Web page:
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New Georgian leaders seek Kremlin support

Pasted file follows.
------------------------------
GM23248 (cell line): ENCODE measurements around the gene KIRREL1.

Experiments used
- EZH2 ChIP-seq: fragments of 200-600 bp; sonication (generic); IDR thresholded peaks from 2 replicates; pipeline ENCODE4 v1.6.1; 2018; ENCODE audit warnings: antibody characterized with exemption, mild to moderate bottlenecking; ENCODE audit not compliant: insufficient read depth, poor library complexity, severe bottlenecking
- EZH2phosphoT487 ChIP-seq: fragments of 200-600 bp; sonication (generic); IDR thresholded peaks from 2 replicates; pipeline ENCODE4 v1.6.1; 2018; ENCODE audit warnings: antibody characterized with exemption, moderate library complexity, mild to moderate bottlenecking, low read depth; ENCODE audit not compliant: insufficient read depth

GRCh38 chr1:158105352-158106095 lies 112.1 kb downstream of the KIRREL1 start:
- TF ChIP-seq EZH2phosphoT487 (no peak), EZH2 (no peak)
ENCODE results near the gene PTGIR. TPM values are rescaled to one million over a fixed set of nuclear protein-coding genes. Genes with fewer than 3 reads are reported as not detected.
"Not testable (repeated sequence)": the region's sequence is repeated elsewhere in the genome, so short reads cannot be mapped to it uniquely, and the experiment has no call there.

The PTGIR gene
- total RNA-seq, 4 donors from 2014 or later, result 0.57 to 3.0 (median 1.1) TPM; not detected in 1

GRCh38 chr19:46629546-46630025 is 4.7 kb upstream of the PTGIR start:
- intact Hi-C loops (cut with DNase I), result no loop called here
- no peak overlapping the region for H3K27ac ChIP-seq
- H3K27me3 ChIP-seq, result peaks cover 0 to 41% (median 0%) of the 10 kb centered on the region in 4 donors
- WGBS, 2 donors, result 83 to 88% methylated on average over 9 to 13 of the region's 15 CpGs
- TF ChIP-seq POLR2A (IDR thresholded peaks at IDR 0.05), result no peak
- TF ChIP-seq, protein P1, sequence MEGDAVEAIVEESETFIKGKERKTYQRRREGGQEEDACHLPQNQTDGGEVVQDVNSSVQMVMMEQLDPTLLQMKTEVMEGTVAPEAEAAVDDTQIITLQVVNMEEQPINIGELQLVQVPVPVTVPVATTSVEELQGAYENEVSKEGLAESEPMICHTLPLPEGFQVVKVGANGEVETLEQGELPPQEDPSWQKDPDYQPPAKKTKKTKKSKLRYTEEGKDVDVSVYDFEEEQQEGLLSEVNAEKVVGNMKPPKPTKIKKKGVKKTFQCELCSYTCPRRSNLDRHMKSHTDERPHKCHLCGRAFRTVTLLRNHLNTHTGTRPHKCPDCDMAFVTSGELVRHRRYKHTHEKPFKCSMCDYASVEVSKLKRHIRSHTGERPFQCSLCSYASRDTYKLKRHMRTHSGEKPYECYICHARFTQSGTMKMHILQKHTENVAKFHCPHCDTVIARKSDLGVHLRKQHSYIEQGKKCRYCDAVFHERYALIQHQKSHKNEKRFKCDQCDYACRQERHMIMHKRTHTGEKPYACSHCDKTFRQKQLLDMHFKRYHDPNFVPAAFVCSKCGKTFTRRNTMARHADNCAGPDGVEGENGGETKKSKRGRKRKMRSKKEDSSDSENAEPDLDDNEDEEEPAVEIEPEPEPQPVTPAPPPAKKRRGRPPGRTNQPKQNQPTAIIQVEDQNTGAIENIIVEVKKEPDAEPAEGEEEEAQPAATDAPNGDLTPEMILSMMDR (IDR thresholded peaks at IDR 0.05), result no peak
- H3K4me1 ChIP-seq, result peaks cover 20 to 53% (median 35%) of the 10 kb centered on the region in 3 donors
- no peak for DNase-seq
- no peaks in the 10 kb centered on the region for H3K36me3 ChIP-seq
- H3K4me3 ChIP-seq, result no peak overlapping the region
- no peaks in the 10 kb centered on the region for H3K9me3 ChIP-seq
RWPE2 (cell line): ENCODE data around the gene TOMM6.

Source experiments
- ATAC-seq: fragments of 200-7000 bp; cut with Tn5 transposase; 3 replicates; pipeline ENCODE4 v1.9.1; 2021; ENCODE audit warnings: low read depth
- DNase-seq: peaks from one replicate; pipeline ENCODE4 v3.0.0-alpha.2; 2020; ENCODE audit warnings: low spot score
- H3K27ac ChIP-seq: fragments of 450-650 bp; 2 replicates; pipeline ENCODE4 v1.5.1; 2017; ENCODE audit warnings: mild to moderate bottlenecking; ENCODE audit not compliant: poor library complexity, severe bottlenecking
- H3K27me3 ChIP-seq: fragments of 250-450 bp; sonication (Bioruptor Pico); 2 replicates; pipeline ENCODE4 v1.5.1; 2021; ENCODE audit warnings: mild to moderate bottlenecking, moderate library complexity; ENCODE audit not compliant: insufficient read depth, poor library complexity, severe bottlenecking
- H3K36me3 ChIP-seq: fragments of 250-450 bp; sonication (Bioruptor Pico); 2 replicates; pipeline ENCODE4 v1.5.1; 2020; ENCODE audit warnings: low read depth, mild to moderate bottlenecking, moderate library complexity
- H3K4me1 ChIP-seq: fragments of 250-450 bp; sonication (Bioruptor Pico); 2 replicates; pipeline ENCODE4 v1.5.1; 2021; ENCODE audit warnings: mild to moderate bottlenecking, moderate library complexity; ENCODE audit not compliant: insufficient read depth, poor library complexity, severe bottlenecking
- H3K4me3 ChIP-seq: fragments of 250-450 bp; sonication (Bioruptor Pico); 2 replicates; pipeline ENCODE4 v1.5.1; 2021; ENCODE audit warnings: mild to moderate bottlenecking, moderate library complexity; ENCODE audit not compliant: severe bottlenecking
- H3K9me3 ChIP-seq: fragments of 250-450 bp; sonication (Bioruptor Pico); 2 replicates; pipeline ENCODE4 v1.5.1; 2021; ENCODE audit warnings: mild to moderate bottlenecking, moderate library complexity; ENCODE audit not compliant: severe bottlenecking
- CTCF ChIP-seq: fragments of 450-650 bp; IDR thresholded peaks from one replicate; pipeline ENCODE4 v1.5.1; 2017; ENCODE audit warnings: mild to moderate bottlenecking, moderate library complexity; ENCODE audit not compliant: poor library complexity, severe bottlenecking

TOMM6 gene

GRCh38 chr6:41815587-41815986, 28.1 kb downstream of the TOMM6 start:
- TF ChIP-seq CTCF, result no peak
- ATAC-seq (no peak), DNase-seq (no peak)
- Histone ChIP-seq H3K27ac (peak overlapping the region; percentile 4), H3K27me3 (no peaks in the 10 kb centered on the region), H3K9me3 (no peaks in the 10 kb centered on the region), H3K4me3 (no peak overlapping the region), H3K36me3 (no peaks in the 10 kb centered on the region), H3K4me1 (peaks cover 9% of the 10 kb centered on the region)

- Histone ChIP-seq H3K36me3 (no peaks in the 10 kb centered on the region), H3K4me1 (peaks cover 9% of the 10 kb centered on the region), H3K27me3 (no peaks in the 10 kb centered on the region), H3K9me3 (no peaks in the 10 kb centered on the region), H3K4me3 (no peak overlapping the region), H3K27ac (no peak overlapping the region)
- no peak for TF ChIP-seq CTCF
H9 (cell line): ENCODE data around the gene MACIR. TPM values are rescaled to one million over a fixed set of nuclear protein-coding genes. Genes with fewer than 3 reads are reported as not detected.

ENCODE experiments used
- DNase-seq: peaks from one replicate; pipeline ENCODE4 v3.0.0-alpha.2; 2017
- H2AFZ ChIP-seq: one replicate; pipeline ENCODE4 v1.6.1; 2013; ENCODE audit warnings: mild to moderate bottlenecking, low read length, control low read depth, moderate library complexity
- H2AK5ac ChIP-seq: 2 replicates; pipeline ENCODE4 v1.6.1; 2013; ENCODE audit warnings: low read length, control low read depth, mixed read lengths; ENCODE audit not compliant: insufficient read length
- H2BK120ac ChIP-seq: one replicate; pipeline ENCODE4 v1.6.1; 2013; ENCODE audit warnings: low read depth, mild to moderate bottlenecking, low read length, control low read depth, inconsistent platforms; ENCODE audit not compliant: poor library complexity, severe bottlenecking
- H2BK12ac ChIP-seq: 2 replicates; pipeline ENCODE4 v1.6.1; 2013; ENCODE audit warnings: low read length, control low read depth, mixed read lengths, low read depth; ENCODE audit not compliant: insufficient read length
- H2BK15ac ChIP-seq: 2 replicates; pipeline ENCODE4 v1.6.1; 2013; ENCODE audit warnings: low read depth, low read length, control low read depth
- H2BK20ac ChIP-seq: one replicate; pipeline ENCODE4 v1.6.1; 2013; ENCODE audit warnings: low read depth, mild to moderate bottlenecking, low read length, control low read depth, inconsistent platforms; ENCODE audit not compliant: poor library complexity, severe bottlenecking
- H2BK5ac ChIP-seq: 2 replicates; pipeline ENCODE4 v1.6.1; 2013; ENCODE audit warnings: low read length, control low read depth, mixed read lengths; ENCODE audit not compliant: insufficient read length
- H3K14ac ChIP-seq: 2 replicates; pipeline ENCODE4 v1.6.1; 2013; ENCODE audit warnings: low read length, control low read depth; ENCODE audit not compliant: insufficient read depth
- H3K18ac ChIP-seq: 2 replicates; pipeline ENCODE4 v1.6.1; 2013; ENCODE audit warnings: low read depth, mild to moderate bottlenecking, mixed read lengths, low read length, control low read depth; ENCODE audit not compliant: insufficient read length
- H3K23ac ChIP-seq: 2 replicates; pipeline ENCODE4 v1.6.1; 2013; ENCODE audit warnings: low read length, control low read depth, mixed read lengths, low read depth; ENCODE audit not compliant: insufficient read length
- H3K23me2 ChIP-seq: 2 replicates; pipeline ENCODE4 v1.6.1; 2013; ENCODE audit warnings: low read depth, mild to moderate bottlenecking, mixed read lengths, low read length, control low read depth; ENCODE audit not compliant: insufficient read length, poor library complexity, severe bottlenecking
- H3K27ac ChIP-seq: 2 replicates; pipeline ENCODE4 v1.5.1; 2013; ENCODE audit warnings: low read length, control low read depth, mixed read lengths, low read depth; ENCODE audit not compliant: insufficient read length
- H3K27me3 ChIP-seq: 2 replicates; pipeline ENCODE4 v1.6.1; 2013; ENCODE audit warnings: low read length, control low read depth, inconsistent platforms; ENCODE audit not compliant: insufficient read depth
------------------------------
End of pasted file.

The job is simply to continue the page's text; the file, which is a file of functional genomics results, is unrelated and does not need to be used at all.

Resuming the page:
MOSCOW - For the first time since Eduard Shevardnadze’s resignation Vladimir Putin has received a representative of the new Georgian authorities in Moscow. Nino Burdzhanadze came to seek Moscow’s support for Mikhail Saakashvili in the forthcoming presidential elections in Georgia, which probably explains why she did not press for the withdrawal of Russian military bases from her country. Vladimir Putin invited Nino Burdzhanadze to Moscow during their brief meeting in Baku, where both attended Geidar Aliyev’s funeral recently. In truth, however, the invitation seems to have been made at Burdzhanadze’s own request. Many journalists saw the acting president of Georgia approach Putin herself in Azerbaijan and start talking earnestly with the Russian leader. Upon returning to Tbilisi Burdzhanadze announced that she had received an invitation to pay an official visit to Moscow. In the run-up to the presidential elections in Georgia, such a visit in itself is far more important than the outcome of any talks she holds in the Russian capital. The summit is expected to give credence to the new Georgian authorities and to show that, despite all the misgivings, once the devout Westernizer Mikhail Saakashvili becomes president of Georgia, his government will improve relations with Russia. No-one, therefore, had any great expectations of Thursday’s meeting between Putin and Burdzhanadze, though both sides admit that there are plenty of problems in the relationship between the two states, ranging from the conflict that flared up after Russia moved to simplify the visa regime for residents of Georgia’s breakaway Ajaria, to the withdrawal of Russian military bases from Batumi and Akhalkalaki, on which the Georgian authorities have been insisting since Shevardnadze’s resignation. At the same time, Burdzhanadze admitted in advance that nothing interesting would happen in Moscow, and when asked about the withdrawal of bases she replied: ''During the first meeting it would not be correct to speak of details, however important. Far more important is to reach an agreement, so that the existing expert group agrees before May on the timetable for the withdrawal of Russian bases. The unresolved issue concerning the bases hampers our relationship. If need be, a framework agreement may be prepared within several weeks.'' Before the talks began Putin and Burjanadze emerged in front of the cameras but only exchanged a few formal greetings. ''I think it is a good sign that at the brief meeting in Baku we agreed to continue contacts and you found the time to come to Moscow for consultations,'' the president said, welcoming Burdzhanadze in the Kremlin. ''Georgia is experiencing a complex moment in its history as it approaches the elections,'' Putin noted. ''We, of course, are not indifferent to how these processes go in Georgia. We appreciate the fact that you felt able to come to Moscow, to exchange views on bilateral relations and the prospects for their development,'' the Russian leader said. For her part, the acting president of Georgia expressed her gratitude to Putin for his invitation to visit Moscow. ''I very much value this opportunity, especially at this complex moment in the history of Georgia and Russo-Georgian relations,'' Burdzhanadze said. She expressed hope that their meeting and Putin's subsequent meetings with Georgia’s leaders ''will help resolve all the problems which have built up between our states''. ''We hope we really can start a new page in our relations, which will meet the interests of both the Georgian and Russian peoples,'' Burdzhanadze said. After her tete-a-tete with Putin, the acting president of Georgia headed for a meeting with the Russian defence minister, Sergei Ivanov, where the issue of bases was again raised. It will take at least 11 years to withdraw Russian bases from Georgia, the press service of the Russian Defence Ministry quoted Ivanov as saying during his talks with Nino Burdzhanadze. ''Sergei Ivanov reiterated that the Russian position on this question has not changed. The point is that, according to calculations drawn up on the basis of Russian legal enactments and international experience, it will take at least 11 years to withdraw them (the bases). This is connected with the need to obtain land and build military housing compounds on Russian territory,'' a statement by the Defence Ministry press service read. During the talks Ivanov also stressed that the implementation of these measures would require a large amount of funding, which could only be included in the Russian budget after the achievement of accords with Georgia and their incorporation in a bilateral international treaty. In accordance with the joint Istanbul declaration of 1999, Russia undertook to reduce its armaments and military hardware in Georgia to 153 tanks, 241 APCs and 140 artillery systems by no later than 31 December 2000. For its part, Georgia undertook to allow Russia to keep, on a temporary basis, the armaments and military hardware envisaged under the treaty at military bases in Akhalkalaki and Batumi. Russia met its commitments, but problems connected with the conditions and tenure of these military bases are still outstanding, the Defence Ministry press service said. Speaking in front of the cameras, Burdzhanadze and Ivanov stressed the importance of improving relations between the two states and stepping up cooperation between their military agencies. Other meetings held by Georgia’s acting president in Moscow were just as closed to the press. For instance, Federation Council chairman Sergei Mironov, after his meeting with Burdzhanadze said only: ''We have agreed with Nini Anzorovna that we would not answer journalists’ questions.'' Despite the veil of secrecy, the two sides have failed to curtail the now familiar public attacks on each other. On Wednesday evening, just before Burdzhanadze’s arrival, the Kremlin aide Sergei Yastrzhembsky, addressing a news conference in Moscow, called Georgia ''a public thoroughfare for terrorists'' and claimed that all the passports of foreign nationals found among a group of guerrillas killed in Chechnya in November contained Georgian visas. ''He could at least have waited until my meeting with Vladimir Putin,'' was Burdzhanadze’s reaction. ''At that meeting many things may become clear, including the visa issues. To say that Georgia is a public thoroughfare is, at least, unethical.'' On Thursday Tbilisi struck back, recanting its earlier apologies for having allowed Boris Berezovsky, placed by Russia on the international wanted list, to arrive freely in Georgia last month. According to the acting secretary of the Georgian Security Council, Jemal Gakhokidze, London had sent an official confirmation that Berezovsky was travelling on valid documents, therefore he could not be arrested.